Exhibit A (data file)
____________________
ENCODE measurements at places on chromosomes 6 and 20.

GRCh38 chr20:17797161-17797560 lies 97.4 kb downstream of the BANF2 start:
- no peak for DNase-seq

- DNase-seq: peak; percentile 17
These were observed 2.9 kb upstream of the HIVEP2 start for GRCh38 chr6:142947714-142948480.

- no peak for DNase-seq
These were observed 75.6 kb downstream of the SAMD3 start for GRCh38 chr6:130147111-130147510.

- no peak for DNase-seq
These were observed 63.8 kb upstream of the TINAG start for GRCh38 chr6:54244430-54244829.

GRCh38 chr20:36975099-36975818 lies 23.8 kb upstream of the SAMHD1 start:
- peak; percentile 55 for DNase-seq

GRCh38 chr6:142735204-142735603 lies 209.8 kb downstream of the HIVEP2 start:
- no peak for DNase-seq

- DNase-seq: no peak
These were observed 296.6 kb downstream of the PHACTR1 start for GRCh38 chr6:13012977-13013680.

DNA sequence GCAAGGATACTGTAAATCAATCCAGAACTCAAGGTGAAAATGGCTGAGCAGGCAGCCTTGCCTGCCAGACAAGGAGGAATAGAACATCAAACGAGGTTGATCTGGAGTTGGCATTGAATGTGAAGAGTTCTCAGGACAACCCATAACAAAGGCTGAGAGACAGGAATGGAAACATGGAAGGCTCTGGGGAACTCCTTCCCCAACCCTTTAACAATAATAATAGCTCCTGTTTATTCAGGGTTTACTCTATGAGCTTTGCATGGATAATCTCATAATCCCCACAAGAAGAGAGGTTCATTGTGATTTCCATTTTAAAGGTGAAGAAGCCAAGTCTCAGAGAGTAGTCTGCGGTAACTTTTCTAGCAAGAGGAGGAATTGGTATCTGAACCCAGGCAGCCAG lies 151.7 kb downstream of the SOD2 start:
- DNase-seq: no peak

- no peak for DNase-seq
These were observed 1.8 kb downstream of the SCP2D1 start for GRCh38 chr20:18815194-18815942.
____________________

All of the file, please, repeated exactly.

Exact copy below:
ENCODE measurements at places on chromosomes 6 and 20.

GRCh38 chr20:17797161-17797560 lies 97.4 kb downstream of the BANF2 start:
- no peak for DNase-seq

- DNase-seq: peak; percentile 17
These were observed 2.9 kb upstream of the HIVEP2 start for GRCh38 chr6:142947714-142948480.

- no peak for DNase-seq
These were observed 75.6 kb downstream of the SAMD3 start for GRCh38 chr6:130147111-130147510.

- no peak for DNase-seq
These were observed 63.8 kb upstream of the TINAG start for GRCh38 chr6:54244430-54244829.

GRCh38 chr20:36975099-36975818 lies 23.8 kb upstream of the SAMHD1 start:
- peak; percentile 55 for DNase-seq

GRCh38 chr6:142735204-142735603 lies 209.8 kb downstream of the HIVEP2 start:
- no peak for DNase-seq

- DNase-seq: no peak
These were observed 296.6 kb downstream of the PHACTR1 start for GRCh38 chr6:13012977-13013680.

DNA sequence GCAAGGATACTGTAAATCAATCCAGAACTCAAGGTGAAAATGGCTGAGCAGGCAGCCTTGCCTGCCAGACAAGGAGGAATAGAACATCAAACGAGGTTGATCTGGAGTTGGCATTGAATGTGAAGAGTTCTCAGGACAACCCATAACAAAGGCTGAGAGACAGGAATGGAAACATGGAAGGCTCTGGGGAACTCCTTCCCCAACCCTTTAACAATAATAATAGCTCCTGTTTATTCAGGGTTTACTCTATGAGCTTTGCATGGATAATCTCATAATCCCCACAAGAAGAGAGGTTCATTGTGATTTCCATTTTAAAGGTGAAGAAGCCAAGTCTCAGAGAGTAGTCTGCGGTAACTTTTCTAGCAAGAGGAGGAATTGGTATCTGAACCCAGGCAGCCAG lies 151.7 kb downstream of the SOD2 start:
- DNase-seq: no peak

- no peak for DNase-seq
These were observed 1.8 kb downstream of the SCP2D1 start for GRCh38 chr20:18815194-18815942.